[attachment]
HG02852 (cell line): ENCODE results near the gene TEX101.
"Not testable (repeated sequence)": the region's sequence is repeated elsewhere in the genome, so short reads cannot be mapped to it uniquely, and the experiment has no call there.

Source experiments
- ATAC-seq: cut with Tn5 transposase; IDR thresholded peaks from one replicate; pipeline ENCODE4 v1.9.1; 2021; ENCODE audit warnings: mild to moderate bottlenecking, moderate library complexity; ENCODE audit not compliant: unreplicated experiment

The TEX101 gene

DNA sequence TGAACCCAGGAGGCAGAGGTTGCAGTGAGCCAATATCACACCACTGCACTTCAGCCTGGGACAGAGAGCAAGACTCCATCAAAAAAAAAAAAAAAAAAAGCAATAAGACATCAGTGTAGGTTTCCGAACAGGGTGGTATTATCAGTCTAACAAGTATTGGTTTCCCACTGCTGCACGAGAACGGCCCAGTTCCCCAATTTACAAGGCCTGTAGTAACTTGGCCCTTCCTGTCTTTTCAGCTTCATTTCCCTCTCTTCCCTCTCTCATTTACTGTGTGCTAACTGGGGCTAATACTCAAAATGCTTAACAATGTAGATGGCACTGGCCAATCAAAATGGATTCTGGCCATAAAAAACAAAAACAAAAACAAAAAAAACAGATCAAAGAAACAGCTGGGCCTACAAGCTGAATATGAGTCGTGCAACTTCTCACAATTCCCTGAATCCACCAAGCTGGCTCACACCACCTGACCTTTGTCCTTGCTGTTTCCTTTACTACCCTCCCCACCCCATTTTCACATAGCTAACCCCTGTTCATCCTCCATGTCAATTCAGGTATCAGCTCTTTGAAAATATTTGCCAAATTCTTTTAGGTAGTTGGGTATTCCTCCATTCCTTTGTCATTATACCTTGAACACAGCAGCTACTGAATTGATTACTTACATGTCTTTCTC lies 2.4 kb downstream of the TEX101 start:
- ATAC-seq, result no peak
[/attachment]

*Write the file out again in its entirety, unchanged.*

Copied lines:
HG02852 (cell line): ENCODE results near the gene TEX101.
"Not testable (repeated sequence)": the region's sequence is repeated elsewhere in the genome, so short reads cannot be mapped to it uniquely, and the experiment has no call there.

Source experiments
- ATAC-seq: cut with Tn5 transposase; IDR thresholded peaks from one replicate; pipeline ENCODE4 v1.9.1; 2021; ENCODE audit warnings: mild to moderate bottlenecking, moderate library complexity; ENCODE audit not compliant: unreplicated experiment

The TEX101 gene

DNA sequence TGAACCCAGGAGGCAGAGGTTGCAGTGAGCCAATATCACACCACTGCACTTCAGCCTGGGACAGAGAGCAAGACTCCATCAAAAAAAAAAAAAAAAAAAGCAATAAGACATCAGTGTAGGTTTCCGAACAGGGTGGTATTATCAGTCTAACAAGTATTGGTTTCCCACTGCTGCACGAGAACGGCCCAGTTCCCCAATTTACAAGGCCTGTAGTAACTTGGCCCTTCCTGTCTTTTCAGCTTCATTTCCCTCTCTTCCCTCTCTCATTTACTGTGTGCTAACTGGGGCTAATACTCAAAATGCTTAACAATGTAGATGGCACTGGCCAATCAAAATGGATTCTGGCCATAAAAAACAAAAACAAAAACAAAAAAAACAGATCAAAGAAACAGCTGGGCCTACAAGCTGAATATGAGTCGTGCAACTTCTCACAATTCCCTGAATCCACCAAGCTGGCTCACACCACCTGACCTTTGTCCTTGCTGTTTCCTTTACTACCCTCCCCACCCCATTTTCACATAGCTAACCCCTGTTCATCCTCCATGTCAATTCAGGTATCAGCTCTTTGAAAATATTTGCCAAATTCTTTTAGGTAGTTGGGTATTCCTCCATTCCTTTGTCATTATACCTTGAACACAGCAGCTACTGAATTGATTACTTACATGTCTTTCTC lies 2.4 kb downstream of the TEX101 start:
- ATAC-seq, result no peak